JAZZMAN

Chicago-born pianist/jazz innovator Herbie Hancock launched his career at the tender age of 11, when he performed a Mozart concerto with the Chicago Symphony Orchestra. Over the next four decades, he’s played with the likes of Miles Davis, Tony Bennett, Sonny Rollins, and Wayne Shorter. On September 25, the 61-year-old jazzmaster released his 33rd solo album, Future2Future.

AW: Describe Future2Future.
HH:
It’s my first reply to the question, Where’s the new music for the new century, the new millennium? Bill Laswell, the co-producer, and I have created a collaboration between young, cutting-edge musicians [who are working] on innovative ideas that have roots in hip-hop, new electronic-ambient ideas, and jazz influences … and seasoned musicians like Wayne Shorter, Jack DeJohnette, and myself, along with the musicians that bridge the generations, like Chaka Khan and bassist Charnet Moffett. It’s music with no boundaries.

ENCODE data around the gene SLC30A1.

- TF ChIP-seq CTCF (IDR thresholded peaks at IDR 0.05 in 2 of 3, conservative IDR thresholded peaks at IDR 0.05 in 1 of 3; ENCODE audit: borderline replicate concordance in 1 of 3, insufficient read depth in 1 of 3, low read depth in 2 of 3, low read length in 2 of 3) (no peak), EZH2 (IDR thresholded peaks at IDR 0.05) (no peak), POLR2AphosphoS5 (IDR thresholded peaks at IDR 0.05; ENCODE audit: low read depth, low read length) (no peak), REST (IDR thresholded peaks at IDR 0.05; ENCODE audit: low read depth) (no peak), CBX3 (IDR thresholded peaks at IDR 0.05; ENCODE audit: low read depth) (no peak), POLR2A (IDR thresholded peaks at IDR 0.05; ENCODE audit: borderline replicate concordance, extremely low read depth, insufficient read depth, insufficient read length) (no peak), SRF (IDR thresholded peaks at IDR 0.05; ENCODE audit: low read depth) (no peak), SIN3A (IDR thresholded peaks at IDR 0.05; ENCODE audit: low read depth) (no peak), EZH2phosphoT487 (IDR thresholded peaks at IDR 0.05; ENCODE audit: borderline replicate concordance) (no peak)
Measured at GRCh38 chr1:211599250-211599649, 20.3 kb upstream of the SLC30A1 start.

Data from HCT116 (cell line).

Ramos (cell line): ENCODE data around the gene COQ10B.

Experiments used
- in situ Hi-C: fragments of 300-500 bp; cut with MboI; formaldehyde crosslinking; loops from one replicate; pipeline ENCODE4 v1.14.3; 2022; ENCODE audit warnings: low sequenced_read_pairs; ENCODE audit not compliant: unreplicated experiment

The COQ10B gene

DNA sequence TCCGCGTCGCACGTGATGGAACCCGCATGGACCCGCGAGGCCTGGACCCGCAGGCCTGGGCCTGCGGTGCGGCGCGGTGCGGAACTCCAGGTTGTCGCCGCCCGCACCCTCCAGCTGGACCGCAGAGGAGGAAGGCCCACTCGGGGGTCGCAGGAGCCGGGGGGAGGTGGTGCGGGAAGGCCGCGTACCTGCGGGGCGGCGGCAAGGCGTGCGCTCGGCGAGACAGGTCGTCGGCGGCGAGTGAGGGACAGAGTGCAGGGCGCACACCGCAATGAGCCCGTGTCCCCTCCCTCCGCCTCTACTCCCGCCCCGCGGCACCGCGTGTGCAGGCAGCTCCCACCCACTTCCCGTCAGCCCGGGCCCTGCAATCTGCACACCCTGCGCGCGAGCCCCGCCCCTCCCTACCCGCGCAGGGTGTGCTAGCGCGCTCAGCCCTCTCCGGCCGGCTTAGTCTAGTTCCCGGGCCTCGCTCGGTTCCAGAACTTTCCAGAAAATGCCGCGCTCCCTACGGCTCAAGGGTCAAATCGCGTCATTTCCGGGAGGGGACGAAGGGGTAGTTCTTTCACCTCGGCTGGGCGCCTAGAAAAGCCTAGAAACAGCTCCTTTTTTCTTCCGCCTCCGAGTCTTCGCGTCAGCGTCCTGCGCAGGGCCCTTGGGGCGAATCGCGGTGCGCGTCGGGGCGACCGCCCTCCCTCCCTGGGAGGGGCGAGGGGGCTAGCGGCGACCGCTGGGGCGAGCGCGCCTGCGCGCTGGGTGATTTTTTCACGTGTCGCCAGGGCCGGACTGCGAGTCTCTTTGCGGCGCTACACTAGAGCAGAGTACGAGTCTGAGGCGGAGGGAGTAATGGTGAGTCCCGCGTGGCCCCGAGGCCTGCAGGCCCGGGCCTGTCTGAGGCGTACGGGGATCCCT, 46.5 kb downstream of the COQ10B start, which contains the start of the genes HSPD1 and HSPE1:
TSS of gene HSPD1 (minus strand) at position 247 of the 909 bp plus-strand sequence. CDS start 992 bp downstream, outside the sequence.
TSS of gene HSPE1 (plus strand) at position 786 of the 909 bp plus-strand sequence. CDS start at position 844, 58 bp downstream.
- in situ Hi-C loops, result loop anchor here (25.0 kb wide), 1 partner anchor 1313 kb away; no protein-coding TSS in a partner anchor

AW: Is it hard to keep coming up with the innovations in jazz compositions?
HH:
Not anymore, since I now have freed myself from thinking inside the box. I can see many ways of looking at things because I think of myself as a human being, not as a musician — which is what I do — not who I am.

AW: What musician has had the most influence on your career?
HH:
Not only musicians — like Donald Byrd and Miles Davis — but philosophers, my parents, friends have also been an influence.

AW: What do you think about the state of jazz today?
HH:
Jazz is a tree born of courage, compassion, and creativity from the human spirit. Those qualities are still there and, at the moment, growing with great vitality.

AW: Anything you miss about the old days?
HH:
Jam sessions.

AW: Anything you don’t miss?
HH:
Cheap microphones in dingy clubs.

AW: Where do you go from here?
HH:
Forward, always forward, if my heart is in the right place. I hope we all look forward to creating a happy life for ourselves and for each other. It’s going to take a lot of work. Let’s get busy.

— J.E.M.